If you search for "Victor Carlstrom", using the Google search engine, (12-12-04), you will find about 89 links. Of several which refer to "Carlstrom Field,", the following offers the most interesting photos and description.

Carlstrom Field, Arcadia, FL
     I was alerted to this website by Dave Lam, (12-11-04). I was unaware of the field which had been named in his honor. It offers a number of very interesting photographs. You can access the site by clicking on the title above.

     Carl was to be Vic's student that winter and so was Carey Epes, a very pleasant young chap with whom we used to chat at the teller's window at the bank at Newport News. He was at the field every Sunday to watch the flying. He soon resigned his bank job to enlist in the army flying corps and considered himself lucky to be assigned to Vic Carlstrom for instruction. But sadly, in his first trip up when flying at about 3000 feet, something happened. The machine gave a terrific shudder and one of the big wings was torn off. The plane somersaulted to earth and crashed with the speed of a bullet, crushing pilot and student before the eyes of horrified spectators.
This from Edith Dodd Culver's TAILSPINS, A Story of Early Aviation Days.

     Walter was very lucky while instructing for Curtiss. He never cracked up a plane, and never had a student crack up. Some of the other instructors weren't so lucky. Vic Carlstrom was killed. He and a student, Carey B. Epes, were up to about 1000 feet when the plane folded up and plunged to earth.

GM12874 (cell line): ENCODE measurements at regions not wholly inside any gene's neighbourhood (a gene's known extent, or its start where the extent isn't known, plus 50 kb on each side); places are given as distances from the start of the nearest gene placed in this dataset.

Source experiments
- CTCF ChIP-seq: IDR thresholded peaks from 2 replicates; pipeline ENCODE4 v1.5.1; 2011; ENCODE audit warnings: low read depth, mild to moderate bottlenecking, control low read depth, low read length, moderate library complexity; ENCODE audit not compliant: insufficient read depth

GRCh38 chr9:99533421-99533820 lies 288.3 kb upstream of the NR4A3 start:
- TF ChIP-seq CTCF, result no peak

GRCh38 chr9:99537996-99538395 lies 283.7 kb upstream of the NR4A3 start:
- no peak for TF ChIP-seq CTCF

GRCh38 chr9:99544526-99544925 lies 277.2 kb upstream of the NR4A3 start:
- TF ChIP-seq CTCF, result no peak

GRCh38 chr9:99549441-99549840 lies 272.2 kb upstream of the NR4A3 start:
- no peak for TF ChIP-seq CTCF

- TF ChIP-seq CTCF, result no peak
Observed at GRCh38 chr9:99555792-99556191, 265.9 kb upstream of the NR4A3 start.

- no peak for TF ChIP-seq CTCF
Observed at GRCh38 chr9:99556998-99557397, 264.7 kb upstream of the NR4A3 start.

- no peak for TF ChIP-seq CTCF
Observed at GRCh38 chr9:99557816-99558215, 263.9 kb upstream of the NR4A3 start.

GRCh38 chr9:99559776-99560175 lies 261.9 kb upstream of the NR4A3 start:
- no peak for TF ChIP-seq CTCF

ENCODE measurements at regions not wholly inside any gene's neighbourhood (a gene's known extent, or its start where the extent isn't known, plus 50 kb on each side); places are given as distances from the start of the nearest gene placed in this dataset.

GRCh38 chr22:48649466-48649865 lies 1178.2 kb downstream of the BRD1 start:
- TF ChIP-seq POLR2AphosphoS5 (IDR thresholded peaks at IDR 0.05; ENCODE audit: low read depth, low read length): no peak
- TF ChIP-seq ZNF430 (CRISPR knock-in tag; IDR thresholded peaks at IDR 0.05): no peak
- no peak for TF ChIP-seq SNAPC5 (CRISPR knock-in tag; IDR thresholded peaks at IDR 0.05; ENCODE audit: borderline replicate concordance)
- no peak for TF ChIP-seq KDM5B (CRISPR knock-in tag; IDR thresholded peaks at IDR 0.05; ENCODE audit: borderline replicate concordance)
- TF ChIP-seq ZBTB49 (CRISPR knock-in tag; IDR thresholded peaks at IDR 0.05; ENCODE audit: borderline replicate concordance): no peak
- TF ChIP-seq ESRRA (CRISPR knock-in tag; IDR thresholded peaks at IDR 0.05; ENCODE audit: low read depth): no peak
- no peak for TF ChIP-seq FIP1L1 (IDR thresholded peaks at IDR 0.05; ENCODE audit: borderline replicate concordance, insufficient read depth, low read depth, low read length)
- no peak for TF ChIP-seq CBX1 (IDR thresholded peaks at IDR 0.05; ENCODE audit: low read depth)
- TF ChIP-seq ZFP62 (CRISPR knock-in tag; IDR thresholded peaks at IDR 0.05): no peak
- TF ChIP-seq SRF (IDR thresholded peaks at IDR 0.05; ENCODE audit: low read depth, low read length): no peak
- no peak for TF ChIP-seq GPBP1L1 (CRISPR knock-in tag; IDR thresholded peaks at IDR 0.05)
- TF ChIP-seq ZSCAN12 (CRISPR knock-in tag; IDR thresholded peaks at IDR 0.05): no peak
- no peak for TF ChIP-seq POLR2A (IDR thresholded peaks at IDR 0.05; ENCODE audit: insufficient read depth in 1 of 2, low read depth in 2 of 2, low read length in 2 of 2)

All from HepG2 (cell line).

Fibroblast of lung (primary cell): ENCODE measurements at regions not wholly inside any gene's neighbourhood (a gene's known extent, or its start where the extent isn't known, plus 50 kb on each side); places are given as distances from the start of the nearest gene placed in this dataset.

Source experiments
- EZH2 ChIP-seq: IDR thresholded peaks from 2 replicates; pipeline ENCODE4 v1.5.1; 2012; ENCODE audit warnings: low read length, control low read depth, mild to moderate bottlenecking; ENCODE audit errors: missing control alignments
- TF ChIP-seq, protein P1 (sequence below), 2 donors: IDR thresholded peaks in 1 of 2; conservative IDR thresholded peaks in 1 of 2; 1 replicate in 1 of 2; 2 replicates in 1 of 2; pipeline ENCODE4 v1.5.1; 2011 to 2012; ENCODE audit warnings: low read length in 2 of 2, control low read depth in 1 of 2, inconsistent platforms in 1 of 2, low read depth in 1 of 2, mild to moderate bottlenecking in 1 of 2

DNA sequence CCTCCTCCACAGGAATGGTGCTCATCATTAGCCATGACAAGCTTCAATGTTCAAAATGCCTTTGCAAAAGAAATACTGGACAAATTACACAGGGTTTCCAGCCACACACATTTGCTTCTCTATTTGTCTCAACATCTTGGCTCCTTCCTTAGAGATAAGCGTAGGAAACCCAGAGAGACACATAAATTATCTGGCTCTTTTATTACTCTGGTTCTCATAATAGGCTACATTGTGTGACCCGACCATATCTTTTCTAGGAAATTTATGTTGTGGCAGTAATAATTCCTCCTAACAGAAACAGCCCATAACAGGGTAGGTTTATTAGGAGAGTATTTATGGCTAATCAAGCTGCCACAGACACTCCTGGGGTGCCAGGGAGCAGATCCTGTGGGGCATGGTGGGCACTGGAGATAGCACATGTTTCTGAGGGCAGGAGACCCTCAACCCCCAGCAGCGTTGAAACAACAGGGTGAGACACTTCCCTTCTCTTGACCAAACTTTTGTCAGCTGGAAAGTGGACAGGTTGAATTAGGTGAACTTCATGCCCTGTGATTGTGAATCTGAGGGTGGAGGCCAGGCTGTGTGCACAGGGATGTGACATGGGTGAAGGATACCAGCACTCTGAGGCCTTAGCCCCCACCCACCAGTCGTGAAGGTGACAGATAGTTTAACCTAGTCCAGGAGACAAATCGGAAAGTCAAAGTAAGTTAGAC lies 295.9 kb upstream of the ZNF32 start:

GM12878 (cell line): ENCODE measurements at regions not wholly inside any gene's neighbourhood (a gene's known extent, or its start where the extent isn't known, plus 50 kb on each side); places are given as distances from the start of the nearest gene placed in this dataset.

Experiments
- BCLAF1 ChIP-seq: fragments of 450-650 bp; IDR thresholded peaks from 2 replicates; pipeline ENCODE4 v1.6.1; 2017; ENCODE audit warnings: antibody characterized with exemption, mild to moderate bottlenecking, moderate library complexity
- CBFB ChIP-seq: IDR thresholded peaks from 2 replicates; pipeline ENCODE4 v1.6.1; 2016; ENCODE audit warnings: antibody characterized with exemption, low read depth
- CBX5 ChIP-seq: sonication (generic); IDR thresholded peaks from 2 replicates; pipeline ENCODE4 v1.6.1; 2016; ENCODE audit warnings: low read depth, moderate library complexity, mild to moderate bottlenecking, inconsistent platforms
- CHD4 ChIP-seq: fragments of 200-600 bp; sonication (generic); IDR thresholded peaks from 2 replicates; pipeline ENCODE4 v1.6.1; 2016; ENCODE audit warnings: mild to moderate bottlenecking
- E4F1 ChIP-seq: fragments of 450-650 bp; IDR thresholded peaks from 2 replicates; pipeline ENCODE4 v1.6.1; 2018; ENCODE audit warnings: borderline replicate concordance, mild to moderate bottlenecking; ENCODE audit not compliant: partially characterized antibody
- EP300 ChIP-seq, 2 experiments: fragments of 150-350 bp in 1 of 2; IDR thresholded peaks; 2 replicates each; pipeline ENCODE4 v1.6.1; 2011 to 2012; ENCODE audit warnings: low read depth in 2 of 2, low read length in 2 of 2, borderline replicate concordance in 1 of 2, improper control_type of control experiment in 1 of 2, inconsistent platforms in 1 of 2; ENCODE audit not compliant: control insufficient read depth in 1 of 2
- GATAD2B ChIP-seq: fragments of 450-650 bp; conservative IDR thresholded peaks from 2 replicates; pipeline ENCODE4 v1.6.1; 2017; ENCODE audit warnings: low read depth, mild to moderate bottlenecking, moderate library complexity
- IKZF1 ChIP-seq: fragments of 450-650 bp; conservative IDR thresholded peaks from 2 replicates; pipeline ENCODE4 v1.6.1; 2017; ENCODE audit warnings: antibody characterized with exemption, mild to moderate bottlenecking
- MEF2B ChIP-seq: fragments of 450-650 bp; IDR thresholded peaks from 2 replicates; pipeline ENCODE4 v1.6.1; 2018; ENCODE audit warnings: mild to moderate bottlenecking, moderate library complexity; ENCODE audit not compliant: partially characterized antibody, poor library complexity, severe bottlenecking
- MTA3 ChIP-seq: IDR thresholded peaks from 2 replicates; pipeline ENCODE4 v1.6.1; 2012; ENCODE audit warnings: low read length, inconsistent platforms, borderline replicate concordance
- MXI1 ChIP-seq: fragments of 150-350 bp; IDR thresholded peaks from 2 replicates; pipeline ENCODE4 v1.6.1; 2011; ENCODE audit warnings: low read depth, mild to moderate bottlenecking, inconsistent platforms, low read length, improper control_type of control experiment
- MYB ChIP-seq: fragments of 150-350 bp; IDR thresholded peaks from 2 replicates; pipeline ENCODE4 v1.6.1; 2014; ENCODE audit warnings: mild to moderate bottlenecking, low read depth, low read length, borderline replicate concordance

When a plane "folded up". it was likely some of the bracing wires broke and the wings folded up, broke off, or trailed behind the airplane. Carlstrom's crash would be like falling off a 1000-foot high bridge.
     Instructor Walter Lees was just coming out of the hanger when Carlstrom's Jenny dived nose-first into the field.
"I rushed to the plane," Lees told a Daily Press reporter, "to pull them out. There was no fire, but the nose of the plane was buried three feet into the ground. Both of them were cut pretty bad, and blood was everywhere. Neither of them moved, but I coudn't tell whether they were dead or just knocked out. When we got them out, we knew they were dead. It was a shock. Vic had been one of my closest friends. We had been laughing and joking just before he went up."